JH – The tight end would have a different split at the line of scrimmage to help his release from the linebacker inside or outside and that would help him get down the field quicker.  First being stacked in there where they could get their hands him quicker and keep him from getting off the line.

TT – Now was all of this a lot different from what you had seen in college?

JH – Oh shit yes.  In college we just ran sprint right and sprint left and you’d go hit that receiver on that side you’re sprinting out to particularly.  This was a whole new world to begin with.  I was calling plays.  I didn’t know what the hell I was doing. The terminology, after two or three years, here’s a call that we’d use.  It would be a weak side sweep, called an east spread half-right toss 79 crack tag.  That’s all just a weak side pitch-toss to the weak side.  I told everybody what to do and the blocking combinations.  Told Alworth to crack, and in the toss areas tell the tackle to pull and the guard to pull.  The book of terminology was incredible.  But to this day I can get in a huddle with those guys and call them and we could run it.  I guarantee you.  I’m serious.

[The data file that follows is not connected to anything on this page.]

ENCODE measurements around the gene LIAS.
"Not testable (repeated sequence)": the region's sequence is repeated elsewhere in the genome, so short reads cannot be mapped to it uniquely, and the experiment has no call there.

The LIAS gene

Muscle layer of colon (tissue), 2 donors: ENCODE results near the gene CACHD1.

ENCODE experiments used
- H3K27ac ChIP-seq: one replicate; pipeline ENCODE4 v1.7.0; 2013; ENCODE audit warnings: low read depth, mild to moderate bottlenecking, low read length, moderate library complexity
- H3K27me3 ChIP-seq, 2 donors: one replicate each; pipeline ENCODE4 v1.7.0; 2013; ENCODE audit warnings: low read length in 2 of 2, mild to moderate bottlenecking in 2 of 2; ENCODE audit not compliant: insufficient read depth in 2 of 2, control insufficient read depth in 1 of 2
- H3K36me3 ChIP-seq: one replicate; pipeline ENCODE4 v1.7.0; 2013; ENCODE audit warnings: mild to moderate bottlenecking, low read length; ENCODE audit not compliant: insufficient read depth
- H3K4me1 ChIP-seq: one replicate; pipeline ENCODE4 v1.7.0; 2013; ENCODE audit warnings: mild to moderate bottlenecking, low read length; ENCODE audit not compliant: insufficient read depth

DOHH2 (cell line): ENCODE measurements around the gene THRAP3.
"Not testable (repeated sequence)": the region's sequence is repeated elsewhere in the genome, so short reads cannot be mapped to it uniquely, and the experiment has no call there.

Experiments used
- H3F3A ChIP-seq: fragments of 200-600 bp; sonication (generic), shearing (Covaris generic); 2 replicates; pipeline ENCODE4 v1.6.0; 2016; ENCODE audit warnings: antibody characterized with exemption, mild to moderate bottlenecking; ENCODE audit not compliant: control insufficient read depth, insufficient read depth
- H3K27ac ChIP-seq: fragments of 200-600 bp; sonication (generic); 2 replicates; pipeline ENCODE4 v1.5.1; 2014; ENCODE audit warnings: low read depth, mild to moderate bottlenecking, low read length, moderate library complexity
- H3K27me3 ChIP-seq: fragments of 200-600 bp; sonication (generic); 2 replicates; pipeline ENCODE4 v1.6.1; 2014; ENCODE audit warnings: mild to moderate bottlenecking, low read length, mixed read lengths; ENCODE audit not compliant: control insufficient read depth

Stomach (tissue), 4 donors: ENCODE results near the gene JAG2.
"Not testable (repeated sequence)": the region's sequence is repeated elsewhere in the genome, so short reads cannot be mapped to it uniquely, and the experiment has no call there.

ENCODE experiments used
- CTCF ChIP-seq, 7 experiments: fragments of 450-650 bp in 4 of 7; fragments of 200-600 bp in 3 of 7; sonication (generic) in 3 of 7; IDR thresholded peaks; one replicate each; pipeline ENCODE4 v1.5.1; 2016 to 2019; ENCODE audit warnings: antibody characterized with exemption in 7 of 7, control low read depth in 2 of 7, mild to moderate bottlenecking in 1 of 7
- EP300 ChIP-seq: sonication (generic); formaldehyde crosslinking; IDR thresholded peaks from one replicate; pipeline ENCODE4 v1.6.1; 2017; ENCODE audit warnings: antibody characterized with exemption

TT – Now how do you think this changed football as a profession, or football in total?

JH – Well, I think what it did was other coaches, because coaches steal from each other all the time.  They’ll expand on those ideas and give more ideas.  I think what it did was make people attack the whole football field with going deep to being short versus just staying inside throwing the outside.  We’d call routes for the tight end, the back, and the wide receivers and staying over there.  A lot of people did that.  We did that at times, but most of the time we would attack the whole football field reading the coverage and letting the coverage take us to where we should be going.  That expanded into this West Coast Offense.  We actually started the five-step drop and the shorter quick get rid of the ball routes.  About the time I was quitting we were getting on that pretty good.  But Sid came up with that and Bill Walsh came in there in San Diego and picked up on it.  He expanded it, and that’s how it kind of all happened, really.